Getting DOS Games to Run

For several reasons, running DOS games was often frought with difficulty unless you had an up-to-date computer - the main cause was that during these times technology and innovation were progressing at a great pace. Ever faster clock speeds, new buses, minimum main memory, minimum video memory, 3D accelerators required, etc.

Most games would have a sticker on the box that gave you an indication of what specifications your computer needed to meet in order to play the game. Sometimes these 'minimum system requirements' were coupled with 'recommended' system specs, so as long as your computer would sit somewhere between the two you could usually install and play the game quite happily.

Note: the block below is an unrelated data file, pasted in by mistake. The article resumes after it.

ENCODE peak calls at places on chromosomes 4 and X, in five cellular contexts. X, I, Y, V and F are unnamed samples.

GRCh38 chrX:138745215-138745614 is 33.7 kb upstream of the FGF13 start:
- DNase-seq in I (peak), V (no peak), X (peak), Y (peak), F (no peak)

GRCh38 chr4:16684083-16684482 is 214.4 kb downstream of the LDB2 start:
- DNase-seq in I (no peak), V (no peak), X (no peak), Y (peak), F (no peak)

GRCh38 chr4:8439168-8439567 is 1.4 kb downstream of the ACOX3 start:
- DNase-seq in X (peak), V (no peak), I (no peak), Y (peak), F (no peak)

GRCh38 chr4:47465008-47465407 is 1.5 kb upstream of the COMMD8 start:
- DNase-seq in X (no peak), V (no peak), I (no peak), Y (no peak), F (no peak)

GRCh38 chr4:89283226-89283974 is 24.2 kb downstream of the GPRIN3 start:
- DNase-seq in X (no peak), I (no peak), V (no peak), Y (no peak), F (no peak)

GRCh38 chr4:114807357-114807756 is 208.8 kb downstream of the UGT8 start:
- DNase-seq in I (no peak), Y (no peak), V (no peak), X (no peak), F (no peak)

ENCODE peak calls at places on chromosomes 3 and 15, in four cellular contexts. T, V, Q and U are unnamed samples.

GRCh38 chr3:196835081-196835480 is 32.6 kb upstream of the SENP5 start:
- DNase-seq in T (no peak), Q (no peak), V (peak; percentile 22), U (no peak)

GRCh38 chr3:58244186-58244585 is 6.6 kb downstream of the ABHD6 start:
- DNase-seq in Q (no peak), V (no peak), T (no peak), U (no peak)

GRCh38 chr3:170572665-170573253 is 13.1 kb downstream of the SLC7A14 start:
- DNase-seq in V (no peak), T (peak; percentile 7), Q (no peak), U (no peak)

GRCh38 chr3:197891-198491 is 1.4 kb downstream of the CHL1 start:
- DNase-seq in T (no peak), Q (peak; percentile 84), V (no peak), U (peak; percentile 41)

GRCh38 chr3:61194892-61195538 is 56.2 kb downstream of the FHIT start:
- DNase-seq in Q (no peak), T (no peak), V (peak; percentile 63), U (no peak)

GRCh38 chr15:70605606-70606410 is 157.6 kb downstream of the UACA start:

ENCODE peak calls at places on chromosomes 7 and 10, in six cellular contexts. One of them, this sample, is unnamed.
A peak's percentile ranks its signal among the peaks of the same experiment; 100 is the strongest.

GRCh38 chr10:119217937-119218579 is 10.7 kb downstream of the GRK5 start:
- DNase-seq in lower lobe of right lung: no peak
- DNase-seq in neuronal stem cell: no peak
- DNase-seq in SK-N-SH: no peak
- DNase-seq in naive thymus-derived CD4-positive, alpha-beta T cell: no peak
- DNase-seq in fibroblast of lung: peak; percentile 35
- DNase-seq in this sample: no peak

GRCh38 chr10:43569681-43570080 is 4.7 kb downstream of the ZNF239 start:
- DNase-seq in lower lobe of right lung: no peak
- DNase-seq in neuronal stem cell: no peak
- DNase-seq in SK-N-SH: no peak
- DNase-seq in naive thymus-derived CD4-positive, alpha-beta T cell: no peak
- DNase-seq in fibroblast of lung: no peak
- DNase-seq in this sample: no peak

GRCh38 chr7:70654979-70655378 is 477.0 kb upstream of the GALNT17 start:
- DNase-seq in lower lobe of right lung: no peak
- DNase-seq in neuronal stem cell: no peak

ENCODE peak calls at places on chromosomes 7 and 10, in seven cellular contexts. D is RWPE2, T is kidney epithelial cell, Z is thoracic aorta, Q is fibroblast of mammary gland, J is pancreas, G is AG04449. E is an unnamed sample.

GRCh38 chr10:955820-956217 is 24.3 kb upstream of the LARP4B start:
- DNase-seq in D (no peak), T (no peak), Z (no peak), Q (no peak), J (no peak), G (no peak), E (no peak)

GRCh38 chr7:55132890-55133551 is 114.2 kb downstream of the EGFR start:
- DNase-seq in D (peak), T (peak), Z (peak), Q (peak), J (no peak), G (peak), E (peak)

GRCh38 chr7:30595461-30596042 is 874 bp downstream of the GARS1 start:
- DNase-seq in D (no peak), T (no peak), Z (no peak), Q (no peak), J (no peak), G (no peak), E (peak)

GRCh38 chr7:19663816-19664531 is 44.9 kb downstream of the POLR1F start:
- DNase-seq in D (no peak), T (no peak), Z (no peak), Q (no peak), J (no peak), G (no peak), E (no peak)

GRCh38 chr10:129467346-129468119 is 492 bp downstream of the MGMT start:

My goal here is to document how to get certain games running on original equipment, since much of these details are difficult to find today. DOSBox is great, but in a lot of cases you still need to tweak the cycles to get it to run well.

I also realised when starting this project that nearly all versions of games out there on Abandonware sites are just a dump of the installed game directory. This may or may not be all you need to get the game working, so where I have the original game I've provided each disk's directory listing so you can see which files resided on what disk - this may help if you need to recreate the original install disks due to bad sectors or whatever.


If you have knowledge of a specific game and how to get it running as it was originally intended, you too can contribute to these pages - just let me know and I'll add it in here, along with you being credited. Oh, and I have included a bunch of early Windows games too. These are suffixed with an asterisk (*). To find a game first choose a letter range or view games by year:

Select a range:    0-E    F-L    M-S    T-Z